My 5 WORST Procrastination Habits

by Stephanie Konu


As a freelancer, I am always learning new ways to stay productive. It can be difficult to push through the mindless distractions that arise everyday. These distractions are the worst when you know you need to start a project, but keep finding yourself in the kitchen eating something else…again.



Here are my 5 WORST Procrastination Habits

  1. Bringing too much work to bed. Sometimes we overestimate how much we can get done in a few minutes. We may try to cram too many tasks into a short block of time- leaving it impossible to completely finish any single item on your “to-do” list. My night time routine involves: emails, writing a blog post, checking stats and then sleep. That seems like a lot because it is. I procrastinate giving myself a good night’s sleep by overloading myself with pre-bedtime tasks. I am not doing myself too many favors, because every other area of my life suffers when I am too tired the following day.

  2. Bringing must-do tasks with me into an impossible situation. Similar to the last point, a form of procrastination is to over-lap important tasks that equally need your attention. This can be something like leaving the task of signing up for that new web service until you are sitting in the waiting room for your dental appointment. Except that the room is too noisy, and you aren’t able to get a good WiFi signal, so the whole mission gets aborted because you just are not up to it. The task gets put on the back burner, and your mind is more likely to become anxious about its “in progress” status.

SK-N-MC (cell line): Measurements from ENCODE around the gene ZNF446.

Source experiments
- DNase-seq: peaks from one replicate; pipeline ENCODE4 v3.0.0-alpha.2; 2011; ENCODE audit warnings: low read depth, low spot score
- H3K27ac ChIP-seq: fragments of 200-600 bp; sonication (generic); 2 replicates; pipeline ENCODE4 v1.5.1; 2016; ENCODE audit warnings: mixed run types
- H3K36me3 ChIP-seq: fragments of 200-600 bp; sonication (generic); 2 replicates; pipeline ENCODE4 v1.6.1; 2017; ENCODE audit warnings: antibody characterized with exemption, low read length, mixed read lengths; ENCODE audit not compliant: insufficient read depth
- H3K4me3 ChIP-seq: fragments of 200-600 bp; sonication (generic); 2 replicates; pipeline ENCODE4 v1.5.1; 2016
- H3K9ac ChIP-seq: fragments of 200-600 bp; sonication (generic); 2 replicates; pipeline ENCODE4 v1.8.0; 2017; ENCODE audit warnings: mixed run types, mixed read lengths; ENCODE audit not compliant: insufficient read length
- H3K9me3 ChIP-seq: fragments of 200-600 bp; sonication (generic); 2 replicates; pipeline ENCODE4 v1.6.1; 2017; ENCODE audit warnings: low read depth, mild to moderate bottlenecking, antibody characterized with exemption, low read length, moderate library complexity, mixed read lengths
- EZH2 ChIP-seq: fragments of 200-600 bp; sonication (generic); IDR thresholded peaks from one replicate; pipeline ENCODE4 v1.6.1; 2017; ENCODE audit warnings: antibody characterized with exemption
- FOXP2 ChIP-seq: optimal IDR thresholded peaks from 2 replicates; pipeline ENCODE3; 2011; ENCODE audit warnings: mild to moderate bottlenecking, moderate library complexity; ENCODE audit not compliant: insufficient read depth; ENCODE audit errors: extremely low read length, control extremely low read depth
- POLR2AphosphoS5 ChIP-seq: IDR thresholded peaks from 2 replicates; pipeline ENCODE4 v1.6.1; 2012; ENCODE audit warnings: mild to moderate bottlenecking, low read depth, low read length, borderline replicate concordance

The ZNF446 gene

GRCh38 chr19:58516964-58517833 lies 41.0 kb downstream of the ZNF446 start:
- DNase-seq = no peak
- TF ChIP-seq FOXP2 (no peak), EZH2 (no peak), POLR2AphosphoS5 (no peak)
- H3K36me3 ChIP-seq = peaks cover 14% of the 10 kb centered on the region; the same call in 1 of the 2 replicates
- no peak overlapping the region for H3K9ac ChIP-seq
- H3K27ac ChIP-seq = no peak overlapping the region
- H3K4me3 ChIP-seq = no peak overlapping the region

3. Relying too much on my memory. We often rely too much on our memories. There are volumes of scientific research that prove how fickle the memory of a human is; and so, if you REALLY want to remember that person’s name, or the date of your Niece’s school recital, you should write it down. Telling yourself that you will “just remember” to do something, is a surefire recipe for disaster. Why not use technology to set reminders, flag things for follow up, and create to-do lists? You will remember what is required better if you give yourself a prompt by keeping track of it in a written form.

  4. Setting goals that require resources beyond my current reach. Sure I would love to re design my office. Sure that $4000 work space would look great underneath all of my work. These are amazing ideas, if I have $4,000 to spend on new decor. Unfortunately, if I don’t have $4000 then that goal is going to have to be changed to suit my resource level in the here and now. To quote Kevin Hart: stay in your lane!

  5. Not setting important meetings for early in the day. I hate 4:00 pm meetings. I think that only the least functional team leaders set meetings for this time of day. Firstly, by 4:00 pm my ability to sort information is heavily in decline as my best hours for sorting is within 3-4 hours of waking up. Secondly, 4:00 p.m. is the hour of the day when people can be very irritable. I remember that 4:00 p.m. was always around the time when parent-teacher meetings took place when I was a child in school…and I would invariably get in some sort of trouble at those meetings. In my mind: very few positive things are likely to happen at 4:00 p.m.


What do you use as procrastination methods? Do you find that procrastination eventually leads to productivity?


Thanks for reading.


Stephanie

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